• In the long term, the GLBR rail line should facilitate economic growth throughout the region by offering new opportunities for development that could take advantage of the rail service provided by GLBR.




  • GLBR would improve railroad safety by diverting traffic presently moving through the densely populated Chicago terminal area over a newly constructed greenfield route that avoids major population centers.

  • The GLBR rail line would be equipped with modern safety features like Centralized Traffic Control and Positive Train Control.

  • The rail would be all new, manufactured with the latest rail casting methods to minimize defects, and equipped with electronic defect detectors to monitor trains as they traverse the network.

  • Running repairs could be accomplished at the GLBR Manteno shop facilities.

  • GLBR would train area first responders and contractors to handle rail incidents and provide them with appropriate shipment data and support.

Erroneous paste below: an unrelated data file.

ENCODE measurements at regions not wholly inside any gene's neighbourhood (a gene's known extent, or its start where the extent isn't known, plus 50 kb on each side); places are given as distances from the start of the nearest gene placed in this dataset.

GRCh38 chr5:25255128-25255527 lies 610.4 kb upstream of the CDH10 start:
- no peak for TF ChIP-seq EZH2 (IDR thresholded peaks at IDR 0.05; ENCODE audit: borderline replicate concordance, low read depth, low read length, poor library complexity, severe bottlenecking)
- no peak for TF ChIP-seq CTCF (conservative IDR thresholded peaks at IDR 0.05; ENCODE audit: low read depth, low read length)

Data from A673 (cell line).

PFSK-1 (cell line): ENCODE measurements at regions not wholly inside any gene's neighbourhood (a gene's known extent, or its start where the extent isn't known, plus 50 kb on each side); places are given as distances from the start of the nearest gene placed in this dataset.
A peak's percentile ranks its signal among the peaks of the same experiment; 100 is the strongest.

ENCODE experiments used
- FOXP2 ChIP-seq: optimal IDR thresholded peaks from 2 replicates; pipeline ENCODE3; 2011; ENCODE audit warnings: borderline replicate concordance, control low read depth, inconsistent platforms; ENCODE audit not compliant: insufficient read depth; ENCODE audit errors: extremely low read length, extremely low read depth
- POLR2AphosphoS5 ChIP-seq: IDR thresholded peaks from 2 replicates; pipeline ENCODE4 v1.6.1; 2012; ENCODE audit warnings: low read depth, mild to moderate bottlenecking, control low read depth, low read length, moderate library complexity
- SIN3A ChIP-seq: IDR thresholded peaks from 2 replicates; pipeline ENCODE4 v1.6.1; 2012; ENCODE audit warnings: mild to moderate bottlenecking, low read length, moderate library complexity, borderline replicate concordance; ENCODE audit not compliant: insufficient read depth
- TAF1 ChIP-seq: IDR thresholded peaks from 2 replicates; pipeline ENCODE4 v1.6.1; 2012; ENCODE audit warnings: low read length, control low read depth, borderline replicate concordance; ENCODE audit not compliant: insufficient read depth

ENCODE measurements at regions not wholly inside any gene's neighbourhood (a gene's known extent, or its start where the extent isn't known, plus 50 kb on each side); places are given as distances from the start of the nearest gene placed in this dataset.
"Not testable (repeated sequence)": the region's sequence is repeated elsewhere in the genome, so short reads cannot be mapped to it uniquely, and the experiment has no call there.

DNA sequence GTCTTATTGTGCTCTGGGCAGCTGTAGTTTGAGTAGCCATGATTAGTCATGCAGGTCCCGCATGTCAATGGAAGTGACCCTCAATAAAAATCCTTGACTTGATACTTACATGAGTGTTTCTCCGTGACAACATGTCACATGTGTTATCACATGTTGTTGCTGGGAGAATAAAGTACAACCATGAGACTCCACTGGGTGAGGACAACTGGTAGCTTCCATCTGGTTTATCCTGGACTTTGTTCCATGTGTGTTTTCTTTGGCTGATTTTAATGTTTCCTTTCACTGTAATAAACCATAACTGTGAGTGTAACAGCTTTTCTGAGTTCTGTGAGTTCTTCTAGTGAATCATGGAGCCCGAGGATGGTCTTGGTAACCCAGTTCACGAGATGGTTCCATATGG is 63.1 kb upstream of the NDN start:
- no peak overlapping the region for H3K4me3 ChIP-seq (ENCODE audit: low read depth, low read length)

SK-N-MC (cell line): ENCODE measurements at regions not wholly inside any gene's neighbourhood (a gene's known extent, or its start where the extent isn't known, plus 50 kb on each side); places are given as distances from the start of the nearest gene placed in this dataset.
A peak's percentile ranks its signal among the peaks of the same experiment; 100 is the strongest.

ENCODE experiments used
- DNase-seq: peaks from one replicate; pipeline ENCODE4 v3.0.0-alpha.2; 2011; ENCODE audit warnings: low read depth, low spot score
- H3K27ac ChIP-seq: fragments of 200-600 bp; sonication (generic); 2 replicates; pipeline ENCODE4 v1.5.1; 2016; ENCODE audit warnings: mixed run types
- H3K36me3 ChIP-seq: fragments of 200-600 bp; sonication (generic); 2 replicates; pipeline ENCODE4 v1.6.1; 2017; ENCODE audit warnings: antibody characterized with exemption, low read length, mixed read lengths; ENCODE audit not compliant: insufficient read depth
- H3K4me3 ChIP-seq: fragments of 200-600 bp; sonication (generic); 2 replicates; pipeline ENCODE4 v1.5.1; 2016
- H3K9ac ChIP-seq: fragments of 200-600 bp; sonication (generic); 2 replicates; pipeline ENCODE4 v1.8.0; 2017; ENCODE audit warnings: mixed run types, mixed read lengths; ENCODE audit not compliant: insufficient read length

• GLBR also would work with Federal, state, and local security and police agencies to ensure shipment security.

  • By eliminating at-grade railroad crossings, GLBR would eliminate the risk of collisions at such crossings.

  • By minimizing highway-railroad grade crossings, GLBR would minimize both the potential for train-vehicle collisions and potential conflicts with the movement of public safety vehicles and school buses.

  • The avoidance of major population centers would minimize potential exposure to spills, releases, and other risks from derailments, while also limiting air, noise, and vibration impacts on settled areas.




  • Increasing the velocity of rail shipments presently traversing the Chicago terminal will reduce the number of locomotives idling for hours at today’s interchange points, creating environmental benefits.

  • Alleviating train congestion in Chicago will also reduce commuter and passenger train conflicts that presently result in passenger delays, and cut idle time for vehicles at railroad-highway grade crossings.

  • As indicated above, the GLBR line will facilitate the movement of freight by train instead of truck, which generally would reduce the environmental effects of those freight movements.

  • GLBR is designing the railroad as a complete Quiet Zone with no horn blowing at road crossings along the entire network.

Great Lakes Basin Transportation, Inc.

    ©2015-2017 by Great Lakes Basin Transportation, Inc.